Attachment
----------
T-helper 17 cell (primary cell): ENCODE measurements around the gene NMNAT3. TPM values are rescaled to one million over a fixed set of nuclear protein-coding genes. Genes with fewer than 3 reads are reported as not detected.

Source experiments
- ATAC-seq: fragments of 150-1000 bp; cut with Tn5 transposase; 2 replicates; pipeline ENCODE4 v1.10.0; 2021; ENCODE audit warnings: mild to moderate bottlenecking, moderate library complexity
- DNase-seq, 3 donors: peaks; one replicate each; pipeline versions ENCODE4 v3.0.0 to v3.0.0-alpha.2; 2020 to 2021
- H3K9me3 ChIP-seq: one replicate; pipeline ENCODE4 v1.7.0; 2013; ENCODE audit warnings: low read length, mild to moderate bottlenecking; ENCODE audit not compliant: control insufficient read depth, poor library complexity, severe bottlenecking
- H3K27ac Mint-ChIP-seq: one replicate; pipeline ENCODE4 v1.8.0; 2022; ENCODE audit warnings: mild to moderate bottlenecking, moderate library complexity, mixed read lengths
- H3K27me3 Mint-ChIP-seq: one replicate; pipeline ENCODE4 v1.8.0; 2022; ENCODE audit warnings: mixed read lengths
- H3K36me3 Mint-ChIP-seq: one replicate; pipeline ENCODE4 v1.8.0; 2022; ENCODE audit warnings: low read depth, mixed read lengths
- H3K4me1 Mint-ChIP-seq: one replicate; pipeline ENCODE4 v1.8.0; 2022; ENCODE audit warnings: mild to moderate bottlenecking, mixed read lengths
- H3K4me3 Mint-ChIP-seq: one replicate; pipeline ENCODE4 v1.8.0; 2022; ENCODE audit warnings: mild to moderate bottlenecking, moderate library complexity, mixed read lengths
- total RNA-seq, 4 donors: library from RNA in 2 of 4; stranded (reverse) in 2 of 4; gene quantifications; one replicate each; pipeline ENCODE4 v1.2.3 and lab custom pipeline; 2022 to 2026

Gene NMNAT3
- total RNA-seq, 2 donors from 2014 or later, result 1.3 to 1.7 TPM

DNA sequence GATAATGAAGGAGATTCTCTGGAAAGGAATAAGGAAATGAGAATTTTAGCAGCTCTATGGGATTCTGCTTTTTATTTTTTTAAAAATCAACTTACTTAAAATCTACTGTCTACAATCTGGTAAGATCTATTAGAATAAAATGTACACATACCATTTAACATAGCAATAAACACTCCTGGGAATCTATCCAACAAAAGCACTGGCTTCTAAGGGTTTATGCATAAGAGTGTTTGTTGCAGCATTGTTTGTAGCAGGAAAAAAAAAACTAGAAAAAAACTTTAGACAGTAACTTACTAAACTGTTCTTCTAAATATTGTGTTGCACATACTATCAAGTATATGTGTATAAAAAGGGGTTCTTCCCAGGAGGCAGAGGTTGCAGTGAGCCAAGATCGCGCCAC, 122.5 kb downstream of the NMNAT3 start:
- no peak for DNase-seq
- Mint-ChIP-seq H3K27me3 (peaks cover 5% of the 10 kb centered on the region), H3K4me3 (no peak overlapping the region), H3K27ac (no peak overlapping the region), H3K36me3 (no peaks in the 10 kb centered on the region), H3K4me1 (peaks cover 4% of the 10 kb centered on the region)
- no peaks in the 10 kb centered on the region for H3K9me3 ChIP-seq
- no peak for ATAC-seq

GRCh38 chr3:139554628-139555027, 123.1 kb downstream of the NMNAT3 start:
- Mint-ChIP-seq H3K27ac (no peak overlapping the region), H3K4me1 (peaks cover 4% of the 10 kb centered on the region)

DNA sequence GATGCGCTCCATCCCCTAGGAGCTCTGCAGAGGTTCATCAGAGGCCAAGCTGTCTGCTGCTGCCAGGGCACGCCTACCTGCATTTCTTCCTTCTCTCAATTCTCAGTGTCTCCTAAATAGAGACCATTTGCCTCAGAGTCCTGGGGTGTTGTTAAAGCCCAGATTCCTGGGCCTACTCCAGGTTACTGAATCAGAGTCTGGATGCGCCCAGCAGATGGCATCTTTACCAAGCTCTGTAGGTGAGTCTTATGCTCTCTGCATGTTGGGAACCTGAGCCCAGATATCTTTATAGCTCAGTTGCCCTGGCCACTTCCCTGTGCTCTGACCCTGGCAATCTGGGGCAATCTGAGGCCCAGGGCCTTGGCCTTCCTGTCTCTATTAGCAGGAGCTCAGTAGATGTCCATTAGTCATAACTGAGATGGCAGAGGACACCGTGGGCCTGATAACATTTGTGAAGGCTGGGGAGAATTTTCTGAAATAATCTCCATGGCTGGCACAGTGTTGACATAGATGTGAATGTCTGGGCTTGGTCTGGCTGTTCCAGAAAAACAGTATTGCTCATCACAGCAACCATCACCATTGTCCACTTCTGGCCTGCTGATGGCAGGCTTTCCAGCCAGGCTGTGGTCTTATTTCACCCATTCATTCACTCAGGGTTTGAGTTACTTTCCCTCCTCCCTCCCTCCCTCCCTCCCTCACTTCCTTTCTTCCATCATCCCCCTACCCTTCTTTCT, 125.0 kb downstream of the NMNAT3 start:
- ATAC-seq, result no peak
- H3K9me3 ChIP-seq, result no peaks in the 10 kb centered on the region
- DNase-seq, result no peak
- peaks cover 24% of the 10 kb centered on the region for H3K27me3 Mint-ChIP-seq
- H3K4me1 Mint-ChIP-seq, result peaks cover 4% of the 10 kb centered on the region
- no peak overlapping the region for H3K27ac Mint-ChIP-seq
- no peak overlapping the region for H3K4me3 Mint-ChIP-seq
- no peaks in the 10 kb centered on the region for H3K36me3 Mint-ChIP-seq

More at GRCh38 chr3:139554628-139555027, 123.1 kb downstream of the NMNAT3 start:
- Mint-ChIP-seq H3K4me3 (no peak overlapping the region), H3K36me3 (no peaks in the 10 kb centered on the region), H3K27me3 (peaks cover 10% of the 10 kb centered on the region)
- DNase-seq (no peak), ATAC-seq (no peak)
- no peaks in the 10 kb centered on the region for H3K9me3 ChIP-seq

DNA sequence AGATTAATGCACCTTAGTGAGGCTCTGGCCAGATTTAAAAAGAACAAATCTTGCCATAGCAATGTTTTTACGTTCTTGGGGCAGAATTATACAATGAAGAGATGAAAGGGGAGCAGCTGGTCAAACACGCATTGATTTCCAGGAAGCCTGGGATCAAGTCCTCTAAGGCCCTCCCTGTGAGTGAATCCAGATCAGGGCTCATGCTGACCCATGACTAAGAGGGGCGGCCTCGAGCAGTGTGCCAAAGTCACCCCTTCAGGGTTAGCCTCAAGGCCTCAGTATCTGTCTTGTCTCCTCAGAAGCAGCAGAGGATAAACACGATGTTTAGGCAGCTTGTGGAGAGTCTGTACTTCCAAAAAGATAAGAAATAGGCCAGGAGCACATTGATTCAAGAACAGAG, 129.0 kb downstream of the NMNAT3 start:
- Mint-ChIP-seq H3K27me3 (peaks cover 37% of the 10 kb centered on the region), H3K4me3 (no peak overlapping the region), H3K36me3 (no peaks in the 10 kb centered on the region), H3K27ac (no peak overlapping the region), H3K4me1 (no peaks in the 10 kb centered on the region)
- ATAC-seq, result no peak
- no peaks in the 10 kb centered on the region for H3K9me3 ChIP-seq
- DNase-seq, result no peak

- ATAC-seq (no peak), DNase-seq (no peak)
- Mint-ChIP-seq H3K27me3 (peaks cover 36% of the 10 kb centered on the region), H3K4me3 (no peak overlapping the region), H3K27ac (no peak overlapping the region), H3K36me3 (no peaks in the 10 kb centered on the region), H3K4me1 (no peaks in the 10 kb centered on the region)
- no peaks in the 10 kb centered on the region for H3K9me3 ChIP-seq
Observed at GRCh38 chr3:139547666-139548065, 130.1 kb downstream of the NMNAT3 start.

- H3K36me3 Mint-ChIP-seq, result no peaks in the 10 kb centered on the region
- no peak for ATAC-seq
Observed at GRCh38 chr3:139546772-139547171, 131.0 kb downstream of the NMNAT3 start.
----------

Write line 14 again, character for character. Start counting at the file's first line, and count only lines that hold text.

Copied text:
DNA sequence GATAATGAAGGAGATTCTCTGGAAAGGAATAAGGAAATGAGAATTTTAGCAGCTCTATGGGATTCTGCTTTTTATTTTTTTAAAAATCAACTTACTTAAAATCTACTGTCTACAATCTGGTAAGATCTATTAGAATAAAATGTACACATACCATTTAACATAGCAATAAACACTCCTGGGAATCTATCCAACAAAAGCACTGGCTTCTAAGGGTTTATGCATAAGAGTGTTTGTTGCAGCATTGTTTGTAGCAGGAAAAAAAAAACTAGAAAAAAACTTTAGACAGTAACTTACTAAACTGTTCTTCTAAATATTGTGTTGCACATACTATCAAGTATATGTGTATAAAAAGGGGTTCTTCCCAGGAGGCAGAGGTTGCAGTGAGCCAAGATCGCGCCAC, 122.5 kb downstream of the NMNAT3 start: